The State Taxation Administration Building will be transformed into the ‘Gateway of Nostalgia’. The cluster of public buildings and factories will be revamped into a mixed-use complex of hotels, restaurants, exhibition and studio spaces for creative industries. While the structure will remain, the façades will be transformed with modern LED façades and balconies to create a more welcoming image and encourage interaction of people.
Tong Mei Building will be positioned as the ‘Window to the World’ where an internationally branded hotel is housed. The new façade has a modern and sustainable design with perforated metal panels and hanging planters.
In homage to the area’s culture and heritage, the masterplan references the surrounding cultural and industrial facilities of the Chenghua district with buildings and landscape revitalised in a modern-industrial style. Traditional elements associated with the factory environment such as copper, wood, exposed concrete, bricks and perforated materials are alloyed with the use of modern steel and glass to articulate building façades, interior decorations and streetscape.
LWK + PARTNERS believes one of the most transformative strategies for urban regeneration is to reintroduce nature and wildlife to cities. In addition to upgrading the built environment, the renewal process also includes reviving the natural ecology eroded by previous processes of urbanisation.
Mengzhuiwan’s regeneration plan takes form of a 2.5-kilometre riverfront site along the Jin River, making the waterscape a central design element. A major motivation to reactivate the riverside is to draw in the young population in the area, attract new businesses and improve the overall living quality of existing residents. New businesses including retail, dining, culture and entertainment will be introduced.
“Another major design goal is to make the entire waterfront promenade more visible and accessible to all,” said Greg, “This is achieved by inserting various points of attraction along the river where people can engage with the river. Moreover, the river becomes a means of transport, providing gondolas to bring people up, down, and across the river. Visual corridors are also created within city blocks to encourage ventilation and generate a sense of permeability.”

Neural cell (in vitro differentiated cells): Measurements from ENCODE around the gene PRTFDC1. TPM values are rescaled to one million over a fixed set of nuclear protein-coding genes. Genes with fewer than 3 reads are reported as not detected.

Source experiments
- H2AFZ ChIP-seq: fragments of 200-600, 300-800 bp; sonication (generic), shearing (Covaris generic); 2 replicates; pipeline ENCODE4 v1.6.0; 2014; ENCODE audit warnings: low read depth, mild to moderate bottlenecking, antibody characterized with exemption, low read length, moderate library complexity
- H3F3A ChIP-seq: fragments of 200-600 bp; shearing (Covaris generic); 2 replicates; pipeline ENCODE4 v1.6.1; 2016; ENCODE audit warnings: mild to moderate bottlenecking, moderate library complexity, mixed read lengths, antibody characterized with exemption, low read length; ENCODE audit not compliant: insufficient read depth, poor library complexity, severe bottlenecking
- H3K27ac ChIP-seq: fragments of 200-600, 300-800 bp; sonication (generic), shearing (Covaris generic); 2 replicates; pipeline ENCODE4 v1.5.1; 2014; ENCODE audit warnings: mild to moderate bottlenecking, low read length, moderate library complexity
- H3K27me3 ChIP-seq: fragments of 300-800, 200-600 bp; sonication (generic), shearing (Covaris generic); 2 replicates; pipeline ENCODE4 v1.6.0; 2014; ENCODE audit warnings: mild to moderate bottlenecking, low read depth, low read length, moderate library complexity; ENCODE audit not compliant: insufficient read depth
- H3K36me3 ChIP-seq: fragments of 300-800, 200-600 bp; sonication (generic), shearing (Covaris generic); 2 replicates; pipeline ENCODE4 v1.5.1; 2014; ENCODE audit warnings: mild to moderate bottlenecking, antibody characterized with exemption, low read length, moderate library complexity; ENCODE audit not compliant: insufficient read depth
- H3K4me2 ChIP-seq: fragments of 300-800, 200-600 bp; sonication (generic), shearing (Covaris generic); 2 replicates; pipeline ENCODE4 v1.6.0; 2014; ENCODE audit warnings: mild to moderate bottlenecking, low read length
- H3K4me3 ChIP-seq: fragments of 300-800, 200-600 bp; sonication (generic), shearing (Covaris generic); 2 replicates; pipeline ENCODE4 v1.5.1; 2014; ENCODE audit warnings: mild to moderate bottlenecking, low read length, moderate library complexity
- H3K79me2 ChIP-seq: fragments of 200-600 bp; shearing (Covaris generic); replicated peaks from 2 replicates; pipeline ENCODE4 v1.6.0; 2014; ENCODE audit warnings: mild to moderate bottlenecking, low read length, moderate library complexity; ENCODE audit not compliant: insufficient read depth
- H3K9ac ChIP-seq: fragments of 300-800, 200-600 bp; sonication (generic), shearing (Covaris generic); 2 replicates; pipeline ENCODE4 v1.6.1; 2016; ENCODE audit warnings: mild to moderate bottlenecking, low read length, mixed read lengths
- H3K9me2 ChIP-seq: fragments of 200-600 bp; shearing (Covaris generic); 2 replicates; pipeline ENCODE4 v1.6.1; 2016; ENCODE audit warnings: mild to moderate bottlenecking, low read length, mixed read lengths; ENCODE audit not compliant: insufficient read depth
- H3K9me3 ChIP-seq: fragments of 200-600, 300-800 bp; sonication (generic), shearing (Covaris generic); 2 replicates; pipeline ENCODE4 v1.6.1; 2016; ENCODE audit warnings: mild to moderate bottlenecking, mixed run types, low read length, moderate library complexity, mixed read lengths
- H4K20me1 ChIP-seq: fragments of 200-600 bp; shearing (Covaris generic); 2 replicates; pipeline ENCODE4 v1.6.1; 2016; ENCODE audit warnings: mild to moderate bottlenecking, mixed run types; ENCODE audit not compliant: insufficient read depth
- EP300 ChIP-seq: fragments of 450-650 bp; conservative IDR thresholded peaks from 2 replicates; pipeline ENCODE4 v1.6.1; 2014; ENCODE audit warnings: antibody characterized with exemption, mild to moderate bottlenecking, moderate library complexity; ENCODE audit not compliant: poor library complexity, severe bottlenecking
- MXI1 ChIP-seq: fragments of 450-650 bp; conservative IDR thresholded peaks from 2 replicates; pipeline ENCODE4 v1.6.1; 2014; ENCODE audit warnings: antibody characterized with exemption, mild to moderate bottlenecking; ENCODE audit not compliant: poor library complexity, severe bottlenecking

The pinnacle of the waterfront experience is an elevated walkway called the ‘Fantasy Silk Road’, which connects multiple landmarks and points of interest including the three anchor nodes previously discussed. The pedestrian experience is complemented by a locally-inspired wayfinding system that celebrates the site’s rich industrial history. At night, a series of curated lighting designs guide visitors’ path while encapsulating the character of each landmark. The variety of landscape features enrich the pedestrian experience and create a journey where visitors can experience the past, present and future of Mengzhuiwan with all their senses.
As China’s national policies continue to push towards more sustainable and quality urbanisation methods, it is crucial for future cities to allow people, cities and nature to thrive in harmony. In a country rich in history and cultural diversity, urban regeneration projects will continue to find a balance between restructuring land use and reshaping the urban fabric while preserving the unique ‘DNA’ of a place. For those interested in the next generation’s urban growth, the ongoing story of Mengzhuiwan is a case to follow.